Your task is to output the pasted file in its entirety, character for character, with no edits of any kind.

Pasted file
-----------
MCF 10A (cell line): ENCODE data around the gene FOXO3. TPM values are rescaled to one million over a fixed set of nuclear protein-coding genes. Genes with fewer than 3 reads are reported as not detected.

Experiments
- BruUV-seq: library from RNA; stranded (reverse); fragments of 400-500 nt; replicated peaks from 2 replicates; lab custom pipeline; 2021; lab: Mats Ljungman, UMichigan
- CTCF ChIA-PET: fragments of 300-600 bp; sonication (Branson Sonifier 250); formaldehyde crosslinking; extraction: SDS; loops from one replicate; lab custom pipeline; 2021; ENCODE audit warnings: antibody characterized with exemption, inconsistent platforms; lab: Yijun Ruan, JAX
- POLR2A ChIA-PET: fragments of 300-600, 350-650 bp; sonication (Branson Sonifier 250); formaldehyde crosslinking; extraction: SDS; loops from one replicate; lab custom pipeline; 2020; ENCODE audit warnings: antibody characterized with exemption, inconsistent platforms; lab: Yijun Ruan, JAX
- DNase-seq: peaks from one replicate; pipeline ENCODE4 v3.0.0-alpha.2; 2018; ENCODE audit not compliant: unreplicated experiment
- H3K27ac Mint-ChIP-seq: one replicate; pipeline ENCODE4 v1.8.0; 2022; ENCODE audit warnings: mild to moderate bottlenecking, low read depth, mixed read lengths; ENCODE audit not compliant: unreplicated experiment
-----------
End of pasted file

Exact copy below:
MCF 10A (cell line): ENCODE data around the gene FOXO3. TPM values are rescaled to one million over a fixed set of nuclear protein-coding genes. Genes with fewer than 3 reads are reported as not detected.

Experiments
- BruUV-seq: library from RNA; stranded (reverse); fragments of 400-500 nt; replicated peaks from 2 replicates; lab custom pipeline; 2021; lab: Mats Ljungman, UMichigan
- CTCF ChIA-PET: fragments of 300-600 bp; sonication (Branson Sonifier 250); formaldehyde crosslinking; extraction: SDS; loops from one replicate; lab custom pipeline; 2021; ENCODE audit warnings: antibody characterized with exemption, inconsistent platforms; lab: Yijun Ruan, JAX
- POLR2A ChIA-PET: fragments of 300-600, 350-650 bp; sonication (Branson Sonifier 250); formaldehyde crosslinking; extraction: SDS; loops from one replicate; lab custom pipeline; 2020; ENCODE audit warnings: antibody characterized with exemption, inconsistent platforms; lab: Yijun Ruan, JAX
- DNase-seq: peaks from one replicate; pipeline ENCODE4 v3.0.0-alpha.2; 2018; ENCODE audit not compliant: unreplicated experiment
- H3K27ac Mint-ChIP-seq: one replicate; pipeline ENCODE4 v1.8.0; 2022; ENCODE audit warnings: mild to moderate bottlenecking, low read depth, mixed read lengths; ENCODE audit not compliant: unreplicated experiment